Canton CD 300 Home Theater Speaker System
Normally, speakers don't jazz me out of the box - I gotta hear them first. But Canton 's CD 300 speaker system, which combines technology from the company's high-end Karat series with the sleek design of its smaller CD 100 model, primed the adrenaline pump even before I connected the speakers to my receiver. Just lifting the slender, shiny enclosures from the cartons gave me a sensory thrill. The unusually smooth, flawless, brushed-aluminum finish pleased both my fingers and eyes, and the heft made it clear that these weren't just thin-skinned hollow cylinders.
The system borrows its name from the CD 300 front towers, which at almost 4 feet tall are twice as long as the three CD 360 F speakers used for the center and surround channels. The CD 360 Fs can be oriented either vertically or horizontally and, if wall-mounted, can even be used for all three front positions with a flat-panel TV. Deep-bass duties were covered by Canton 's top-of-the-line ASD 250 SC subwoofer.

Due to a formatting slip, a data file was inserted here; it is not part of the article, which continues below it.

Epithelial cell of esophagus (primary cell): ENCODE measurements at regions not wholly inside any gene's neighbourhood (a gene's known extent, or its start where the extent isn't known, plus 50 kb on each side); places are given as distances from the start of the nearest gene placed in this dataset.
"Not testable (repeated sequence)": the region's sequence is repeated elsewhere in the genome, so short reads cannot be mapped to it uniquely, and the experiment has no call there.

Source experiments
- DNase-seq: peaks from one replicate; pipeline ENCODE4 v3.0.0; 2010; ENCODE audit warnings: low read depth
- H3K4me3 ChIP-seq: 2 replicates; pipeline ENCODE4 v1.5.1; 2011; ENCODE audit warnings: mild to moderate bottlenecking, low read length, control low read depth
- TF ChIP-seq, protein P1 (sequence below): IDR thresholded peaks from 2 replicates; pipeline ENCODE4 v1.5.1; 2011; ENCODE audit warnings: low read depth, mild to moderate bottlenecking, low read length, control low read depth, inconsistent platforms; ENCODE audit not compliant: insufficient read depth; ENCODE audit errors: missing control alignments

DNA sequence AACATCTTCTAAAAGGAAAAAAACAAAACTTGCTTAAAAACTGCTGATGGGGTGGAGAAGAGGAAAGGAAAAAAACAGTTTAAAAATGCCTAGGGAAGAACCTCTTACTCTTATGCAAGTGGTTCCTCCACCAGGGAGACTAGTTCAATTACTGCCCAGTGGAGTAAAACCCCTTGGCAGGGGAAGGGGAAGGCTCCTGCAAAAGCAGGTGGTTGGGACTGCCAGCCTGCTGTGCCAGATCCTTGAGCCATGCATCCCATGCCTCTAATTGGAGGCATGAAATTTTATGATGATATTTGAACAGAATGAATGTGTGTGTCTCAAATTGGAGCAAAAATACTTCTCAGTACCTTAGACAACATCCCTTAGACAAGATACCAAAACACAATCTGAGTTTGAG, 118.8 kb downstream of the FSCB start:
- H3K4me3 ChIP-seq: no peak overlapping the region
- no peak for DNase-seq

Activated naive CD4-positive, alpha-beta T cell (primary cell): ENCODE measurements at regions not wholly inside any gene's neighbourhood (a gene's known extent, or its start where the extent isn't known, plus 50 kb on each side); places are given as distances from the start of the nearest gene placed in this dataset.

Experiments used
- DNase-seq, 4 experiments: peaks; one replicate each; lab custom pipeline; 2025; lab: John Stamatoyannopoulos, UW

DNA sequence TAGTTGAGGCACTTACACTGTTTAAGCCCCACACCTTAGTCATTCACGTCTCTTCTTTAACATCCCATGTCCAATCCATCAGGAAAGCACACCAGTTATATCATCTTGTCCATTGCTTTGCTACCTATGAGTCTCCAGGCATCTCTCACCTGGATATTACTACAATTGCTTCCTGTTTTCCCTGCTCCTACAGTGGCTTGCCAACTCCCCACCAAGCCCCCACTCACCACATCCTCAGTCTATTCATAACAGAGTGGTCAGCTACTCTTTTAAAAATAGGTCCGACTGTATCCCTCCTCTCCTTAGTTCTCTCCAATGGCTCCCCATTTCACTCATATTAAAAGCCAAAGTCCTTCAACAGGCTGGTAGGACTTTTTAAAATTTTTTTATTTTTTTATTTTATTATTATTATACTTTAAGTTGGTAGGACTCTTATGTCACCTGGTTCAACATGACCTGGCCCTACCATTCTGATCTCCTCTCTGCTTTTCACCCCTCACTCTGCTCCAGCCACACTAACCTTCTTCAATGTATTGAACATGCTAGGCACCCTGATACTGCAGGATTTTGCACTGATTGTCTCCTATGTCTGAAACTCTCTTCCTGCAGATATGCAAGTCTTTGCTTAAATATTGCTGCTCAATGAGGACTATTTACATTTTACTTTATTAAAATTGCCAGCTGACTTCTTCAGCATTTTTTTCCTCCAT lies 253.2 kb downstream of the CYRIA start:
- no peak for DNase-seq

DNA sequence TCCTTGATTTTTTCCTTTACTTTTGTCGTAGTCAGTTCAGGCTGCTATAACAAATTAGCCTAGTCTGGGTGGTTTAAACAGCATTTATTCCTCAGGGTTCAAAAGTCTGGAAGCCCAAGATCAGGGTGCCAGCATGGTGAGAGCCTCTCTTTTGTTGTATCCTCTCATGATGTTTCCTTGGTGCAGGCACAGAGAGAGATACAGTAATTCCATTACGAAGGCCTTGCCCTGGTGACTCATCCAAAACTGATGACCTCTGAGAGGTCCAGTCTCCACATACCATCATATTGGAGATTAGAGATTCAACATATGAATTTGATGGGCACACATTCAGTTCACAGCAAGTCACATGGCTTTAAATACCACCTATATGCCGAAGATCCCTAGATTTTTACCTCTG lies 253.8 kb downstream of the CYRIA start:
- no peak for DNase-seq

SETUP While there is no absolute correlation between attention to detail and superior sonics, these German-made speakers spoke volumes about the care taken in their manufacture. The front towers arrive wrapped in fabric, which comes in handy to remove the inevitable smudges and fingerprints. The mating between each tower and its base - a large, heavy disc - is elegantly simple and secure, requiring only three screws. Once assembled, the base and speaker appear to be a single unit and will stand securely on any surface. The base has grooves for routing speaker wire, and all the speakers have gold-plated screw-clamp terminals.
Each CD 360 F speaker comes with wall-mounting hardware that fits integral brackets on its back panel, but for this review I placed the surrounds on a shelf above and slightly to the rear of the listening position. The center speaker rested horizontally on a stand immediately below the screen of my 42-inch Toshiba rear-projection TV, and the towers were initially placed about 8 inches to the left and right of the screen.